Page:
The outlet reported via their website on 12 February that Toffees departures for stars such as Richarlison and Anthony Gordon should help the club argue their case at a second hearing for breaching spending rules.
With 10 points already deducted Everton were referred again last month, this time alongside Nottingham Forest, but sports finance expert Dr Rob Wilson suspects there is now more risk at the City Ground than at Goodison Park this time around.
He said: “Everton sound like they’re quite bullish – they think they should be fine because of the transfers they’ve generated.
“The Nottingham Forest thing is a little bit different. Forest knew the regulations were going to be in place and clearly spent too much money.
“They sold Brennan Johnson and the mitigation is ‘If we’d have sold him at the beginning of the window we’d have complied with FFP, but we sold him at the end and got a higher fee’.
“It’s all well and good, but the reality is they shouldn’t have been in that position in the first place. The purpose of the regulation is to try and stop clubs from acting in a financially irresponsible way.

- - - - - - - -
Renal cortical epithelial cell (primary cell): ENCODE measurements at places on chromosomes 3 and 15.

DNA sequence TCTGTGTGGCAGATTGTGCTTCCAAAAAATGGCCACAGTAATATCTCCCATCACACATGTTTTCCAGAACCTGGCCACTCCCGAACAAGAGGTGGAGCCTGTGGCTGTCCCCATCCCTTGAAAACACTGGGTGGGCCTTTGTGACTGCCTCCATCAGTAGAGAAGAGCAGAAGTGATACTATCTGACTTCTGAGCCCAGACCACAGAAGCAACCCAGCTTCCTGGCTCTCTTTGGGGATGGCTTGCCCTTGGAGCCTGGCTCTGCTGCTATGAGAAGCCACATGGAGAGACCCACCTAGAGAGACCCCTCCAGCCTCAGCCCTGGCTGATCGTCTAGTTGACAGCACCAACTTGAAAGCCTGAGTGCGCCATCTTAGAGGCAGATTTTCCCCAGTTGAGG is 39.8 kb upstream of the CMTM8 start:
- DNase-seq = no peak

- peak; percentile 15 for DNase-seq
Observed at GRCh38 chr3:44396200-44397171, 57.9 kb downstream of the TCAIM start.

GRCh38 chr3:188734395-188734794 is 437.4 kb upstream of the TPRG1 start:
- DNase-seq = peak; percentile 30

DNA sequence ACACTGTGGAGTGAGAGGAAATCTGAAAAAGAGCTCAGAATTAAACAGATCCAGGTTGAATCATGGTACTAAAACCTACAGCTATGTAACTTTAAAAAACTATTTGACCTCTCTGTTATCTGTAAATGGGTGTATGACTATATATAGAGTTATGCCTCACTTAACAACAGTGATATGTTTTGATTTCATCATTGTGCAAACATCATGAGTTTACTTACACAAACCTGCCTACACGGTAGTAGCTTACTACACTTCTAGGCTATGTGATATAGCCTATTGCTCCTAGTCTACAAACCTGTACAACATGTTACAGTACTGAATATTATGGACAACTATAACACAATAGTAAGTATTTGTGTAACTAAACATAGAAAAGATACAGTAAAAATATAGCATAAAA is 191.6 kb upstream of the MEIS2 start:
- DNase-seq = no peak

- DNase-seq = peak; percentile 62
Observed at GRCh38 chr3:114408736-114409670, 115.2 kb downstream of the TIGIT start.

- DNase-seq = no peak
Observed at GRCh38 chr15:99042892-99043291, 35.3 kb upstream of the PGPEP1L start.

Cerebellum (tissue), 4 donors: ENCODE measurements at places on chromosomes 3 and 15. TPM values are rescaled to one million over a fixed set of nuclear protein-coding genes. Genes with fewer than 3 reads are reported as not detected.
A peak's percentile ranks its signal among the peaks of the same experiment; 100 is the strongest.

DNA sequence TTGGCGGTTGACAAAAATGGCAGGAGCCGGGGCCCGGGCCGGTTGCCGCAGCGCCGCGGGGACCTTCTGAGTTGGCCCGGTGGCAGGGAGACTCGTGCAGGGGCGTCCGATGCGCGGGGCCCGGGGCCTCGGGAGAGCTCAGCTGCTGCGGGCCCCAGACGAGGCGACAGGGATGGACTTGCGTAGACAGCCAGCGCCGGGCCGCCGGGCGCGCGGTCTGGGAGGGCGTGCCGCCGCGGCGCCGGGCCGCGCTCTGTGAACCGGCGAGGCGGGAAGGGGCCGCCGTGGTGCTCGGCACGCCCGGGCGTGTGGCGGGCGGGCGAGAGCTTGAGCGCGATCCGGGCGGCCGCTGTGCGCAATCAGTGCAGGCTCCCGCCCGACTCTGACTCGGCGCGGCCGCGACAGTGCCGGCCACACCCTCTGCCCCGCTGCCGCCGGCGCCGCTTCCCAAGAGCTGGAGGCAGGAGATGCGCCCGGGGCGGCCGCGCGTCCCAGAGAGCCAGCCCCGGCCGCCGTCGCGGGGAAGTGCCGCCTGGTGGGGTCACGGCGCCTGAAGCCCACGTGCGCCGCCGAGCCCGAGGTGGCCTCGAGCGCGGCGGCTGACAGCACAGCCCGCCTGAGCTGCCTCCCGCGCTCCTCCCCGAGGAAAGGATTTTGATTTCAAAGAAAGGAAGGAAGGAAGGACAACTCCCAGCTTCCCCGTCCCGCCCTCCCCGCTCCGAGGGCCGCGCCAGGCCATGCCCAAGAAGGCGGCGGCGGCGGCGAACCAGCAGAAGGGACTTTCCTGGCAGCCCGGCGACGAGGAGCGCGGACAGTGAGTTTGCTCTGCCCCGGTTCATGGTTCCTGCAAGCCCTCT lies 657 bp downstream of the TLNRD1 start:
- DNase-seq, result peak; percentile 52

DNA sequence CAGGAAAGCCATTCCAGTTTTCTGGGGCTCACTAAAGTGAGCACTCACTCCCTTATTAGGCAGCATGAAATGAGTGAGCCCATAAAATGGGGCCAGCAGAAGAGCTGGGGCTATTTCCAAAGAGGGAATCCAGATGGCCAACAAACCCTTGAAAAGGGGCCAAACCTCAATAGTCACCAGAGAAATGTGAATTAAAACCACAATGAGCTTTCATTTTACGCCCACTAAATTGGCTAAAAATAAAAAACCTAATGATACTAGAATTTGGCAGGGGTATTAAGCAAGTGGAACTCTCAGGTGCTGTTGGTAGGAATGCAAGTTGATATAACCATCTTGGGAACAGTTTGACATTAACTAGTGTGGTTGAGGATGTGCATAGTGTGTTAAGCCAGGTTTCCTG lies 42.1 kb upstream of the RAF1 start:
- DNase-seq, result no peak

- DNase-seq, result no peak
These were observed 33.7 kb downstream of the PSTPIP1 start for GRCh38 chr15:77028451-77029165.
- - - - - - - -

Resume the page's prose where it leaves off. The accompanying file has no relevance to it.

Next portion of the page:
“Forest could end up in hotter water than Everton on the more recent charge, but it will depend on how significant the breach is over and above the regulation.”
It surely can’t go entirely unnoticed that the Toffees lost arguably their two primary attacking stars in successive windows for the previous campaign.
Dominic Calvert-Lewin has since returned from endless injury struggles, and Abdoulaye Doucouré has emerged from his exile under Frank Lampard to become possibly the most important player for Sean Dyche, but at the time it was obvious that painful action was being taken on some of the biggest names to balance the books.
That won’t be enough for some, who will feel the fact Everton still signed players at all wasn’t fair, despite the two headline departures, reportedly worth £60m when Richarlison went to Spurs [Sky Sports] and £45m when Gordon left for Newcastle [Sky Sports] significantly outweighed investment in the likes of Amadou Onana, Dwight McNeil and company.
Should the appeal against the original points deduction result in some sort of success in reducing that punishment there will clearly be hope that the precedent of a smaller sanction, plus major sales, might prevent another heavy blow landing after a second hearing.
Maintaining a positive outlook might be difficult in light of how the situation has developed up to this point, but on paper there appears to be the chance of some light at the end of this particular tunnel.